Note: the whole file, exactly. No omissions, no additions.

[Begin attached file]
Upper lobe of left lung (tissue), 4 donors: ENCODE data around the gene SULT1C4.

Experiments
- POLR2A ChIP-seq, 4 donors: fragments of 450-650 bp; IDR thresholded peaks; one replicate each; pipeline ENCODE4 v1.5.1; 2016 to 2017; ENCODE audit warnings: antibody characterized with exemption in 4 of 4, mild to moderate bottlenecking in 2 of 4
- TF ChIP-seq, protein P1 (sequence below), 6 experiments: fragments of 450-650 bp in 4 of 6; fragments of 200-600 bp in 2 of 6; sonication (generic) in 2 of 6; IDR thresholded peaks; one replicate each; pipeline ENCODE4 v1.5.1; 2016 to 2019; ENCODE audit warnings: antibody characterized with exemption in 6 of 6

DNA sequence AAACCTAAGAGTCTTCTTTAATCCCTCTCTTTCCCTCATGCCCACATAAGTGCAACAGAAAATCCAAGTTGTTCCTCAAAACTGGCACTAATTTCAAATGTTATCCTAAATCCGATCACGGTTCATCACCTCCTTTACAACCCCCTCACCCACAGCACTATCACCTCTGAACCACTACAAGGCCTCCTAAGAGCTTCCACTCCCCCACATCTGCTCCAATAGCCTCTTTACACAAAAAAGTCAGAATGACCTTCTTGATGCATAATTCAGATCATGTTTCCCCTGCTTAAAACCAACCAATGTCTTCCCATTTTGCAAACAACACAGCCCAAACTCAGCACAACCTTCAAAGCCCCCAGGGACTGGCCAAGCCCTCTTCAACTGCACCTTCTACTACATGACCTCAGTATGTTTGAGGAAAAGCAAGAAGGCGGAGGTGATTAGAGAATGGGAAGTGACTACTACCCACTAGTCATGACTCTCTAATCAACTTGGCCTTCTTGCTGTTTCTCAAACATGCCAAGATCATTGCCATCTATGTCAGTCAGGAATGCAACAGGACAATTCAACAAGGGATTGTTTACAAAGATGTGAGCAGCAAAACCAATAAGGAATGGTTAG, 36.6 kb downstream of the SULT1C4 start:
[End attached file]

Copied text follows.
Upper lobe of left lung (tissue), 4 donors: ENCODE data around the gene SULT1C4.

Experiments
- POLR2A ChIP-seq, 4 donors: fragments of 450-650 bp; IDR thresholded peaks; one replicate each; pipeline ENCODE4 v1.5.1; 2016 to 2017; ENCODE audit warnings: antibody characterized with exemption in 4 of 4, mild to moderate bottlenecking in 2 of 4
- TF ChIP-seq, protein P1 (sequence below), 6 experiments: fragments of 450-650 bp in 4 of 6; fragments of 200-600 bp in 2 of 6; sonication (generic) in 2 of 6; IDR thresholded peaks; one replicate each; pipeline ENCODE4 v1.5.1; 2016 to 2019; ENCODE audit warnings: antibody characterized with exemption in 6 of 6

DNA sequence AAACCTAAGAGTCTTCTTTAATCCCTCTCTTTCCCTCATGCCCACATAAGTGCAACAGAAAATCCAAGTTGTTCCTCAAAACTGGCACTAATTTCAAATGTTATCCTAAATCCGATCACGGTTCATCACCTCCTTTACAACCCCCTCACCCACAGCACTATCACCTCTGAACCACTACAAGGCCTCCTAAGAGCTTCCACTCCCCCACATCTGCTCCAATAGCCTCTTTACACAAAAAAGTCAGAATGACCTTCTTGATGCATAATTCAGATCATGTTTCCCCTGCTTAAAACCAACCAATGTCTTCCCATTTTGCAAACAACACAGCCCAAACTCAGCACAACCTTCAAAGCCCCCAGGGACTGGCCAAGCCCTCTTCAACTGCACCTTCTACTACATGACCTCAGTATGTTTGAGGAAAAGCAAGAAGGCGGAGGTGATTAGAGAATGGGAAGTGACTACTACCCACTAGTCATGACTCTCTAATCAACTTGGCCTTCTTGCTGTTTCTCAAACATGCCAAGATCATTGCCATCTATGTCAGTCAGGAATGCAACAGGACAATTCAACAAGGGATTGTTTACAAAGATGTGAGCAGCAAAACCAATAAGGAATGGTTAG, 36.6 kb downstream of the SULT1C4 start: